A long-lost temple has reemerged from the watery depths of a dam reservoir in Thailand, drawing in thousands of curious onlookers, tourists, and Buddhist monks.
The Buddhist temple of Wat Nong Bua Yai was a central part of community life in villages of Lopburi province in Central Thailand until the land was flooded some 20 years ago during construction of the dam. Now, the reservoir waters have receded to reveal a number of the temple’s former structures and a 4-meter (13-foot) tall headless statue of Buddha that sits around a bunch of dead stranded fish, as Reuters news agency reports.
“The temple is normally covered by water. In the rainy season you don’t see anything,” Somchai Ornchawiang, a 67-year-old visitor, told Reuters.
“When I was young, I always came to meet friends at the elephant sculptures in front of the main building to play there,” added Yotin Lopnikorn, headman of the Nong Bua village that used to be near the temple. “This is the second time I have seen this temple in this condition.”
Unfortunately, the amazing spectacle is not a good omen. Parts of Thailand have been gripped by the worst drought in a decade this summer. While this is primarily due to less rainfall during the rainy season, the closure of dams in southern China has also led to less water entering the lower Mekong basin, which covers much of Southeast Asia, Nikkei Asian Review reports.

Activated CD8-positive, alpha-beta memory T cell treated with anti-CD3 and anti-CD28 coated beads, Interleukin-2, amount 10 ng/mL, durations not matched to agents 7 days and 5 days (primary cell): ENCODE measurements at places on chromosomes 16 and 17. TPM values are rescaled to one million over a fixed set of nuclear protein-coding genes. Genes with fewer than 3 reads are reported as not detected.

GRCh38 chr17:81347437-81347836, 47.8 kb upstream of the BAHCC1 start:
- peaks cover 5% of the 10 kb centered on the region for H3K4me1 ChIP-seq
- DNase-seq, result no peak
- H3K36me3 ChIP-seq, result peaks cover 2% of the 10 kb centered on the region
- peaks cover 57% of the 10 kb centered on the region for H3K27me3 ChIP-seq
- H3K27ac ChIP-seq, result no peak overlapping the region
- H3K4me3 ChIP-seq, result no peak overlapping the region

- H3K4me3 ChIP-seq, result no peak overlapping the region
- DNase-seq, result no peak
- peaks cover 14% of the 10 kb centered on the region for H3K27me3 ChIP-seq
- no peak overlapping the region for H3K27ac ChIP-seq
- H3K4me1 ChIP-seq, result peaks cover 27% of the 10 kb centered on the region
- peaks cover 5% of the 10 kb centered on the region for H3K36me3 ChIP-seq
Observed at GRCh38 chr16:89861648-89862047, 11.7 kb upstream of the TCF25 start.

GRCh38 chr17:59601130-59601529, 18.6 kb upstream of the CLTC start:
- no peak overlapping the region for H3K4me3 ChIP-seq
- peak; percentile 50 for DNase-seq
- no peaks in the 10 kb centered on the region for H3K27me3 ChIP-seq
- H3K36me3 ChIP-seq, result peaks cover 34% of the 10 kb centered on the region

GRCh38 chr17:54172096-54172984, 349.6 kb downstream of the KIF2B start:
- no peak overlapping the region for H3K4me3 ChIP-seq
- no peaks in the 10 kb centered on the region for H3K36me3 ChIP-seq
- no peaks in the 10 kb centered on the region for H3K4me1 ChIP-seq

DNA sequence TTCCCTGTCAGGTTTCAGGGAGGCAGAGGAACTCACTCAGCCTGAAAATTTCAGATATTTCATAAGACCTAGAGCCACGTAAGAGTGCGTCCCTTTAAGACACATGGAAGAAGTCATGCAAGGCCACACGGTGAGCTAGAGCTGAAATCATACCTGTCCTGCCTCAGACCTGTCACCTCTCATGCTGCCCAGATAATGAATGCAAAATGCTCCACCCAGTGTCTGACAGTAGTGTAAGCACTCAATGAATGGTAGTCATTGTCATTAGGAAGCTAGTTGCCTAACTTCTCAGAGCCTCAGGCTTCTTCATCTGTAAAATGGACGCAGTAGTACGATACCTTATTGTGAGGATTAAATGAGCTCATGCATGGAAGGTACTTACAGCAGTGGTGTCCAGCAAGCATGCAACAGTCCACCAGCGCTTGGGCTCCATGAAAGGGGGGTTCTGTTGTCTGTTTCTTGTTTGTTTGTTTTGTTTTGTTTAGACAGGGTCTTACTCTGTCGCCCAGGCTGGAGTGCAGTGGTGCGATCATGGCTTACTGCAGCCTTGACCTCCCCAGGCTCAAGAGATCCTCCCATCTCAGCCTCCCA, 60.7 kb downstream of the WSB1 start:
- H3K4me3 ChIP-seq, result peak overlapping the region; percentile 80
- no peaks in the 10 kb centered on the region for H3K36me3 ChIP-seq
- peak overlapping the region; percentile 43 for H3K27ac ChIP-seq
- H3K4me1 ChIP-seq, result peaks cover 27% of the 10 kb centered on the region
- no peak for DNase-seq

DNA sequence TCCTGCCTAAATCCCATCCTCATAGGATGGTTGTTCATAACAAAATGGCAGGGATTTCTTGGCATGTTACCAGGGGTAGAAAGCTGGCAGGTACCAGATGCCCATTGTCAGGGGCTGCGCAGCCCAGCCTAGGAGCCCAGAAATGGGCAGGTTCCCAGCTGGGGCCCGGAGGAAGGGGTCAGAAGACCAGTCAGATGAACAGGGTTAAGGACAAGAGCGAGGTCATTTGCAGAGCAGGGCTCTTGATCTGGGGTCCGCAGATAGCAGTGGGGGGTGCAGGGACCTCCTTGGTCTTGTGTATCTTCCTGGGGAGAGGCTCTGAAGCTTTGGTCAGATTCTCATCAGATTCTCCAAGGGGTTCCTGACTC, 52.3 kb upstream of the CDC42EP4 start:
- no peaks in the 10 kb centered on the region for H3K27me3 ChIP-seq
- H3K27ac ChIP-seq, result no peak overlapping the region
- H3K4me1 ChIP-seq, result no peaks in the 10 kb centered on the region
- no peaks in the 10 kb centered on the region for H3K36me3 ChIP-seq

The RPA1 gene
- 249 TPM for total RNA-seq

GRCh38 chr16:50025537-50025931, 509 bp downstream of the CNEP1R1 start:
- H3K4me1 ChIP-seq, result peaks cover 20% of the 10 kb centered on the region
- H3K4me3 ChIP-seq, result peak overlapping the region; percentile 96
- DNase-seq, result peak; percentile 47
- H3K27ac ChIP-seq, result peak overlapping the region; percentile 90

The dam’s main purpose is to irrigate more than 1.3 million acres (526,000 hectares) of land in four provinces so farmers can flood their rice paddies and farmland. In the northeast of the country, local residents have complained about their taps running dry and a lack of water in their local rice paddy fields.
The situation in Thailand has become so severe, the national government has asked China, Laos, and Myanmar to release water into their rivers to help relieve the drought conditions downstream in Thailand. Authorities have also been toying with the idea of using cloud seeding to bring rainfall. Luckily, rain is slowly but surely on its way. However, with water levels of the dam at less than 3 percent of full capacity, the downpour can't come soon enough.
Droughts often have a habit of revealing structures that have been lost to dam waters. In 2017, record-breaking low rainfall and blazing temperatures in Europe parched large swathes of land in northern Europe, revealing the so-called "German Atlantis", and the remains of a 3,500-year-old palace was revealed earlier this year in Iraq after a reservoir retreated.